My greatest fear is of failure.
My second greatest fear is ridicule.
In my mind, failure and ridicule come hand-in-hand. There is always an inherent fear of ridicule for being bad at something. For me, this fear manifested in university. There was a lot of collaborative work and peer review. I saw my writing as lesser than that of my peers and eventually dreaded it when it came time for review. Despite receiving similar (or better) grades than those around me, the fear persisted until I graduated. As you can imagine the fear of others reading my work was not a great mindset to have when pursuing a degree in journalism. Those fears still haven’t vanished.
For me, trying something new usually means trying something once. I remember a time in 2020 after I had bought myself an iPad. I thought how it would be fun to dabble in digital art, just as a hobby to create fantasy characters and landscapes. I watched beginner courses on YouTube and Skillshare, had a plan for where to start, and was excited to get going. I remember creating my first brushstroke, literally a single curved line, and absolutely hating it. It was weak, ineffectual, and diffident. That line completely shattered the faux confidence that I had created before I started. I continued for a few more minutes before shutting off my iPad and giving up. I asked myself “why would I want to continue creating such bad art?” The ridicule I dreaded was coming from myself.
In this situation, expectation was the thief of joy. What I had expected of myself and what I had created were completely different. How could I have been so off-base? My failure was not that my brushstrokes were bad (of course they were bad, I had never tried this before!), but rather that I had not started with realistic expectations. While I had watched different tutorials, my body was not used to moving that way. My hand did not physically know how to create confident strokes yet. My body was not doing what my mind wanted. These techniques were not something I could teach myself from a tutorial, it was something that could only come through time and practice. I was devastated, and I did not give myself another opportunity to learn.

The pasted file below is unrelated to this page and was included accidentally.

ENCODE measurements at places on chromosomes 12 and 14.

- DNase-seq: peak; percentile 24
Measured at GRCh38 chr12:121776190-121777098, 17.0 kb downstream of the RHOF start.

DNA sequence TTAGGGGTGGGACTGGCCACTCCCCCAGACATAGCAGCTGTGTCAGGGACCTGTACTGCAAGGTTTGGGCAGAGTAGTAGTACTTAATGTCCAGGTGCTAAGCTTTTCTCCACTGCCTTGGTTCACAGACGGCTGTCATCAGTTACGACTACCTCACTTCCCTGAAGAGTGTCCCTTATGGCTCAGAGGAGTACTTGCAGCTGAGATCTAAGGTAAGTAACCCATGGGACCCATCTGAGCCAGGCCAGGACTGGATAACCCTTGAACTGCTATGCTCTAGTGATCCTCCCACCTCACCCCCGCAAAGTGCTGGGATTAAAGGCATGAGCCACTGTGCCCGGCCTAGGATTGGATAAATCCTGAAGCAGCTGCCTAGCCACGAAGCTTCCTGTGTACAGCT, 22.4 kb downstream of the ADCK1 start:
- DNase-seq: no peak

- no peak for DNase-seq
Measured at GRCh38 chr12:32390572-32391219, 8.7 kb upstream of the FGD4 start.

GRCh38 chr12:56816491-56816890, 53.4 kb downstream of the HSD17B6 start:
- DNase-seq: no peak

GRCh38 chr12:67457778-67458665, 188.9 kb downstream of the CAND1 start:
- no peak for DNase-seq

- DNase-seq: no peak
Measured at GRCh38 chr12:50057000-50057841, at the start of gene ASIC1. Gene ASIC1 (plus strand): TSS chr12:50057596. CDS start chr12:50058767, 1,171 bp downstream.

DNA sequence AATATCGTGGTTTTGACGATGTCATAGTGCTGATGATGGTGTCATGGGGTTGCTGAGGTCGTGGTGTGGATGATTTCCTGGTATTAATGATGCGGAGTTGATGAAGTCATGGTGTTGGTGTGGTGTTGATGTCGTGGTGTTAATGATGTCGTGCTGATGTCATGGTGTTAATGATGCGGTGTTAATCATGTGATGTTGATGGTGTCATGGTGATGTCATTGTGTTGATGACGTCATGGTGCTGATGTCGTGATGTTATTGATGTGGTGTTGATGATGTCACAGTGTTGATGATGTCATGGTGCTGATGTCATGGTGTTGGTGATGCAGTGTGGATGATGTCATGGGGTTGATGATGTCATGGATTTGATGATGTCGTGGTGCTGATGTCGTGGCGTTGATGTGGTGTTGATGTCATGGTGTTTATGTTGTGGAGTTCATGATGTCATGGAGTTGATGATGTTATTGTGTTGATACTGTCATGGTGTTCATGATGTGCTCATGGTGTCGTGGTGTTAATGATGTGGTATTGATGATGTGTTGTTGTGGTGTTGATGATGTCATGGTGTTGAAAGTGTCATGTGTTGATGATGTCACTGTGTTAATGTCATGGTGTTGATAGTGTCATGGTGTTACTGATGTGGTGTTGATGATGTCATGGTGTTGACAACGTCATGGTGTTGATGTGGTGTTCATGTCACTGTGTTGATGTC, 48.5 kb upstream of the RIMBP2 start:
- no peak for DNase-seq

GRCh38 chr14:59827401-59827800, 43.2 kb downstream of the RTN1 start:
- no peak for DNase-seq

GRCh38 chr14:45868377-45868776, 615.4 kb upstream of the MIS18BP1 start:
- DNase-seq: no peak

It is important to let yourself be bad. Allow yourself the opportunity to improve. The start of something new is the most exciting time because it is when you will see the greatest improvement. If I had the discipline to continue, I guarantee that there would have been a noticeable improvement within my first week, and even more in my first month. The beginning is just a starting point, it’s the start of the race. Looking back, nearly two years later, I would probably be pretty good by now. I was creating my “before,” and now there won’t be an “after.”
No one will look down on you for being an amateur. If I had to print out a single sentence and tape it to my bathroom mirror to see every morning, I think it would be this. It takes courage to start something new, and it takes courage to let others be a part of your journey. Those in your circle, the people that really matter, want to see you succeed. They will stick by you. Let them prop you up when you need it. Not everyone will like what you’re doing. Accept that, move on, but listen to those that do. My fear of ridicule is not based in reality. Don’t let your fears paralyze you into not trying.
Overcoming the enemy of good begins with allowing yourself to be vulnerable. Wear your amateur status as a badge of pride, because you took the courageous first step in starting something new. Allow yourself to be bad, but strive to get better. Let yourself improve, celebrate your highs, and don’t let the lows get you too far down. Learn from your successes but more importantly, learn from your failures. Because you will fail and you will falter, those are necessary steps. Embrace criticisms you may receive, and discard the ridicule that comes from within. Set realistic expectations but still strive to achieve your goals.
I chose this topic as my first post because it conveys the fear I had when I came up with the idea for this blog. This first post, it’s probably pretty bad. Yeah, my writing can improve and the website is not even half-finished, but this is it, this is my “before.” I can’t wait to see my “after.”